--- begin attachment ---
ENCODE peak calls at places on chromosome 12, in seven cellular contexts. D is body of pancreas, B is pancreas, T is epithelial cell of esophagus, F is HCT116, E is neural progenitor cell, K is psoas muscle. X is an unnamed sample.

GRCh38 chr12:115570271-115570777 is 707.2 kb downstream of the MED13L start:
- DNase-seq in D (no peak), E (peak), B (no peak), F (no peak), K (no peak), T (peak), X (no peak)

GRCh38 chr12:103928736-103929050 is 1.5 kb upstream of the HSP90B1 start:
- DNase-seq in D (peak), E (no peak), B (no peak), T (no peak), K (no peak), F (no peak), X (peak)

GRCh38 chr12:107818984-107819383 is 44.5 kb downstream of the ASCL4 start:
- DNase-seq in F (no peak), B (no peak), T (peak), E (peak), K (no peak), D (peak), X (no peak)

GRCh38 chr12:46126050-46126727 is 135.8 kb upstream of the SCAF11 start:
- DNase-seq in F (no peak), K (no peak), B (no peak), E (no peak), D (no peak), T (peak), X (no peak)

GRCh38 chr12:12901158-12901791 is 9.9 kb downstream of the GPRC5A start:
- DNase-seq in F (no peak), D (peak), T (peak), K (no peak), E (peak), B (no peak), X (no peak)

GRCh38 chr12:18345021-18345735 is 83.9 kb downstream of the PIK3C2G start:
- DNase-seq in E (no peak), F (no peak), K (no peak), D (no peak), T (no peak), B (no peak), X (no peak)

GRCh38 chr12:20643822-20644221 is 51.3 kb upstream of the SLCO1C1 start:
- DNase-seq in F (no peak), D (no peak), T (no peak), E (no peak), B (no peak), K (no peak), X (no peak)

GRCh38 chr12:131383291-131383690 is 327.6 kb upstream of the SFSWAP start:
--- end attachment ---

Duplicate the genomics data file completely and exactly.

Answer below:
ENCODE peak calls at places on chromosome 12, in seven cellular contexts. D is body of pancreas, B is pancreas, T is epithelial cell of esophagus, F is HCT116, E is neural progenitor cell, K is psoas muscle. X is an unnamed sample.

GRCh38 chr12:115570271-115570777 is 707.2 kb downstream of the MED13L start:
- DNase-seq in D (no peak), E (peak), B (no peak), F (no peak), K (no peak), T (peak), X (no peak)

GRCh38 chr12:103928736-103929050 is 1.5 kb upstream of the HSP90B1 start:
- DNase-seq in D (peak), E (no peak), B (no peak), T (no peak), K (no peak), F (no peak), X (peak)

GRCh38 chr12:107818984-107819383 is 44.5 kb downstream of the ASCL4 start:
- DNase-seq in F (no peak), B (no peak), T (peak), E (peak), K (no peak), D (peak), X (no peak)

GRCh38 chr12:46126050-46126727 is 135.8 kb upstream of the SCAF11 start:
- DNase-seq in F (no peak), K (no peak), B (no peak), E (no peak), D (no peak), T (peak), X (no peak)

GRCh38 chr12:12901158-12901791 is 9.9 kb downstream of the GPRC5A start:
- DNase-seq in F (no peak), D (peak), T (peak), K (no peak), E (peak), B (no peak), X (no peak)

GRCh38 chr12:18345021-18345735 is 83.9 kb downstream of the PIK3C2G start:
- DNase-seq in E (no peak), F (no peak), K (no peak), D (no peak), T (no peak), B (no peak), X (no peak)

GRCh38 chr12:20643822-20644221 is 51.3 kb upstream of the SLCO1C1 start:
- DNase-seq in F (no peak), D (no peak), T (no peak), E (no peak), B (no peak), K (no peak), X (no peak)

GRCh38 chr12:131383291-131383690 is 327.6 kb upstream of the SFSWAP start: